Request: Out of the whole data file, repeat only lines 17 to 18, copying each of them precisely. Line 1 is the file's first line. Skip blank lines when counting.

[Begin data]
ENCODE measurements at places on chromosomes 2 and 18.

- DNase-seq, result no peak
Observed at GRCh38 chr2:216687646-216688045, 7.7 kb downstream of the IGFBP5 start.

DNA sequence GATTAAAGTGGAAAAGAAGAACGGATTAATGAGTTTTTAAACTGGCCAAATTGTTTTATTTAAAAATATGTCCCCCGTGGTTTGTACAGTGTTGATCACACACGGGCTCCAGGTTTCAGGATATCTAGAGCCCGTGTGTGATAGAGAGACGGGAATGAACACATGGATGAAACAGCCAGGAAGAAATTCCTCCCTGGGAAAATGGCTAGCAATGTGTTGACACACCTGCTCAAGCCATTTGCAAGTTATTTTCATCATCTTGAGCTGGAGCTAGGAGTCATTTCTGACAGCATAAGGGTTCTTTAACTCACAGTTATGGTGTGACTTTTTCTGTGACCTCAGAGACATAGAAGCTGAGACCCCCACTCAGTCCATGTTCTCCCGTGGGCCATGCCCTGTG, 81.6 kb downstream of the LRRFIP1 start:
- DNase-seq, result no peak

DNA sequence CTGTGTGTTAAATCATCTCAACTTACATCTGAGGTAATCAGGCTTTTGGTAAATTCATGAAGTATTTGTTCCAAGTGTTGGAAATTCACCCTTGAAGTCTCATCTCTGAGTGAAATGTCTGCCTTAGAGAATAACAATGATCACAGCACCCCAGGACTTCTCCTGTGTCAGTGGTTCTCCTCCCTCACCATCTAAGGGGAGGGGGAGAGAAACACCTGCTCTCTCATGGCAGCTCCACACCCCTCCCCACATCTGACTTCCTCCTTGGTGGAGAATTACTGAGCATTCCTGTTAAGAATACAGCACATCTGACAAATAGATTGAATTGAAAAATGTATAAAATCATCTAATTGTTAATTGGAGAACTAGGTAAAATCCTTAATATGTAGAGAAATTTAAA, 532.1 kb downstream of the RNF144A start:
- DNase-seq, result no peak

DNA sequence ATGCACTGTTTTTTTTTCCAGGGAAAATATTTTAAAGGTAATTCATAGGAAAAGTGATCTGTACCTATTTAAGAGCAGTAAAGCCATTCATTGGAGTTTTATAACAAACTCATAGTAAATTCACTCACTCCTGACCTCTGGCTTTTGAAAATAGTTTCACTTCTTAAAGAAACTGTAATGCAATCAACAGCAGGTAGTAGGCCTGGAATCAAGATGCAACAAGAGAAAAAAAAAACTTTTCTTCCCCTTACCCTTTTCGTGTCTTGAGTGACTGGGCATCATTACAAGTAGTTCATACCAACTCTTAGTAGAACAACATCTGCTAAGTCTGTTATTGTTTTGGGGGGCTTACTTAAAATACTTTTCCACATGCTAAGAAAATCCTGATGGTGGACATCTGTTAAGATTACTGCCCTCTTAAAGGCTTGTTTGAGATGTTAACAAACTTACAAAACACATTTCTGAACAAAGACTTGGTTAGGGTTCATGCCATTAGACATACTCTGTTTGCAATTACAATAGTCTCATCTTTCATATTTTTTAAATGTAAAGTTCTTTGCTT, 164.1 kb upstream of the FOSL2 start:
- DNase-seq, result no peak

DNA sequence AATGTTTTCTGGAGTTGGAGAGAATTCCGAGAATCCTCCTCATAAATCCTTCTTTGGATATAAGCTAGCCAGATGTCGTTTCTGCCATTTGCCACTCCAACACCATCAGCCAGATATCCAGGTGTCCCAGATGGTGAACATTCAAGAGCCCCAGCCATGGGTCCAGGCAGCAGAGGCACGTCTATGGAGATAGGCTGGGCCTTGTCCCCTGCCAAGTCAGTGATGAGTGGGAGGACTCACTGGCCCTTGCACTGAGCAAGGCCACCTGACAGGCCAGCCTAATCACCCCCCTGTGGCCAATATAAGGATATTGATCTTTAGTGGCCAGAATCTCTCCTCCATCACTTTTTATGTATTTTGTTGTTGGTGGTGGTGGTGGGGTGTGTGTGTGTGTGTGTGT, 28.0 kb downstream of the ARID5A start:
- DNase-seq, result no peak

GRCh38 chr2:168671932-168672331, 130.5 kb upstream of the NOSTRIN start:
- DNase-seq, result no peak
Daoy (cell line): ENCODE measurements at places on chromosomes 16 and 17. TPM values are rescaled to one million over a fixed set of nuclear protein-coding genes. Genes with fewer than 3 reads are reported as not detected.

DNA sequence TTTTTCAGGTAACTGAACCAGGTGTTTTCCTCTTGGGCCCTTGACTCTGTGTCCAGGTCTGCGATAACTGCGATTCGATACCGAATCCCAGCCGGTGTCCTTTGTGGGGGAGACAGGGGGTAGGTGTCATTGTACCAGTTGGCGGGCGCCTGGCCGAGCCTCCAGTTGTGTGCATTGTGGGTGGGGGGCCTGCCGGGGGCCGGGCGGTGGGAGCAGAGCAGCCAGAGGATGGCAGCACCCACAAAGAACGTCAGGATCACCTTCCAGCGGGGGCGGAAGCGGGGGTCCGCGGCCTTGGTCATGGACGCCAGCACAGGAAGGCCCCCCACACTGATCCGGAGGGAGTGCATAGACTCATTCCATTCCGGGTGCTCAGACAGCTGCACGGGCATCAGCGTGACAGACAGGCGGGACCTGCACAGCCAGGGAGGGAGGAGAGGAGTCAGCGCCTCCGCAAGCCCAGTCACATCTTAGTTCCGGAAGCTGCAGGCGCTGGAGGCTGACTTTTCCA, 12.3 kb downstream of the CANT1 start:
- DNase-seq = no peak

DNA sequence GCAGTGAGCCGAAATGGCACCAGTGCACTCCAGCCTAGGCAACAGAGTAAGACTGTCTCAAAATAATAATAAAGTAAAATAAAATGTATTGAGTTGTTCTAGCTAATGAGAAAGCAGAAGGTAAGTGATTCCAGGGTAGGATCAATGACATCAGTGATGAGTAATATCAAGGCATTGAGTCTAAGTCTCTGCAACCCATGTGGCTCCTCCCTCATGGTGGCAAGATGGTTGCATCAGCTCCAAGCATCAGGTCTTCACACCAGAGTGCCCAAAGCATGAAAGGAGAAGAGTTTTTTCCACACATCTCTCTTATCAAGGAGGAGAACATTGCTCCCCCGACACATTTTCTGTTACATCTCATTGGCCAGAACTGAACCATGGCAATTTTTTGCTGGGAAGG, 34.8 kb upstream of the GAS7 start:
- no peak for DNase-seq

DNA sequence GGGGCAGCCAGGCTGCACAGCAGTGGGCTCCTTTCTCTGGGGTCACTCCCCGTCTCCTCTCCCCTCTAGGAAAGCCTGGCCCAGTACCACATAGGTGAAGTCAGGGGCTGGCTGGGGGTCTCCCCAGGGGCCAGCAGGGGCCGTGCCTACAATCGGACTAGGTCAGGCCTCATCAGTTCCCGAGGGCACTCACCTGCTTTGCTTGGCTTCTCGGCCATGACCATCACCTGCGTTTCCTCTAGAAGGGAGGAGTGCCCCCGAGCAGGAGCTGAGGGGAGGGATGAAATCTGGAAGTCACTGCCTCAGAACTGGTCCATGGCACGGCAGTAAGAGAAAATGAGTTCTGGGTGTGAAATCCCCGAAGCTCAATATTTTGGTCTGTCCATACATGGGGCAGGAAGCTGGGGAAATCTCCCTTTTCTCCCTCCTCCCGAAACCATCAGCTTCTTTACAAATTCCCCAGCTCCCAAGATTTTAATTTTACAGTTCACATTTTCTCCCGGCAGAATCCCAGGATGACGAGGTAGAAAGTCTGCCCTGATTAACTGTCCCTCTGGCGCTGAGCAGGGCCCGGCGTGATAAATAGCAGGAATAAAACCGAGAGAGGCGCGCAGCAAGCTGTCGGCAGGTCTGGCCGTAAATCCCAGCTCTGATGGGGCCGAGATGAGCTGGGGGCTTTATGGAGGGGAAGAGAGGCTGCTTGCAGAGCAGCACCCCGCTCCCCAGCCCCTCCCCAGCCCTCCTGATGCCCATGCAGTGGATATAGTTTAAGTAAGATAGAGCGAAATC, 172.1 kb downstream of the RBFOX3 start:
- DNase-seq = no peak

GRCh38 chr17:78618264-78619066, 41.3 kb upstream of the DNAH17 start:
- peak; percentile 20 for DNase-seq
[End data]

DNA sequence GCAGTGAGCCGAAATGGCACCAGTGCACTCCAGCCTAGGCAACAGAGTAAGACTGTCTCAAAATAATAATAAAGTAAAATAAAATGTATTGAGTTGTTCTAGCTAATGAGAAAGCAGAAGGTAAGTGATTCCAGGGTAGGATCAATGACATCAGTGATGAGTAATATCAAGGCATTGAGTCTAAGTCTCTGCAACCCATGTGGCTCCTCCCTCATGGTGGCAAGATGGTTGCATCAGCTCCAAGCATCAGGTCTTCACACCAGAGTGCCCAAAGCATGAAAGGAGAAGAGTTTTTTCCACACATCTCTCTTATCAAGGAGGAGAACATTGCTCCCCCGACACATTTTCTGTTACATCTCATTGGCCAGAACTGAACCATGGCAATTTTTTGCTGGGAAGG, 34.8 kb upstream of the GAS7 start:
- no peak for DNase-seq